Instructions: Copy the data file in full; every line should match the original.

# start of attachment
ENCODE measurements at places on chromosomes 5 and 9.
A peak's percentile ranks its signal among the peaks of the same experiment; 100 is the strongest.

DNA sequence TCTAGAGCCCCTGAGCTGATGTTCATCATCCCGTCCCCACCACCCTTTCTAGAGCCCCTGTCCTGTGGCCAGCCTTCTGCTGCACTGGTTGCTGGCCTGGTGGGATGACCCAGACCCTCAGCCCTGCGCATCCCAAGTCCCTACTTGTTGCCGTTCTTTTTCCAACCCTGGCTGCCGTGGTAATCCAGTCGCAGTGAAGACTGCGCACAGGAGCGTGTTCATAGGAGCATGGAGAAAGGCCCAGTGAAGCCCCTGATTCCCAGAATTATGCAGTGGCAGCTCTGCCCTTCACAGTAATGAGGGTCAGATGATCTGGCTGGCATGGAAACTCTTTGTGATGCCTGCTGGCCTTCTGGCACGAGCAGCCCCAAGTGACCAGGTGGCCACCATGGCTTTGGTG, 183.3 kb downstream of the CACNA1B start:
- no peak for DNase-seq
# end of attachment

ENCODE measurements at places on chromosomes 5 and 9.
A peak's percentile ranks its signal among the peaks of the same experiment; 100 is the strongest.

DNA sequence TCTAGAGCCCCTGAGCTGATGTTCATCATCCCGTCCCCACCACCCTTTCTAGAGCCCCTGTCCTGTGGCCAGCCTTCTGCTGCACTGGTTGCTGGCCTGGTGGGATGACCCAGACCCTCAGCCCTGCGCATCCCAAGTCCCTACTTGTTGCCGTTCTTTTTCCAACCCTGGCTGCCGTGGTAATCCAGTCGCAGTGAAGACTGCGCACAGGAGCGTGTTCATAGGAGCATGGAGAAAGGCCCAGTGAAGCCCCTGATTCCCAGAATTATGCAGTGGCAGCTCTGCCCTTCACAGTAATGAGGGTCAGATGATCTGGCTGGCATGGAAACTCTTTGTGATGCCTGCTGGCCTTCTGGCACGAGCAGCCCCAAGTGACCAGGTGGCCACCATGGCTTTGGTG, 183.3 kb downstream of the CACNA1B start:
- no peak for DNase-seq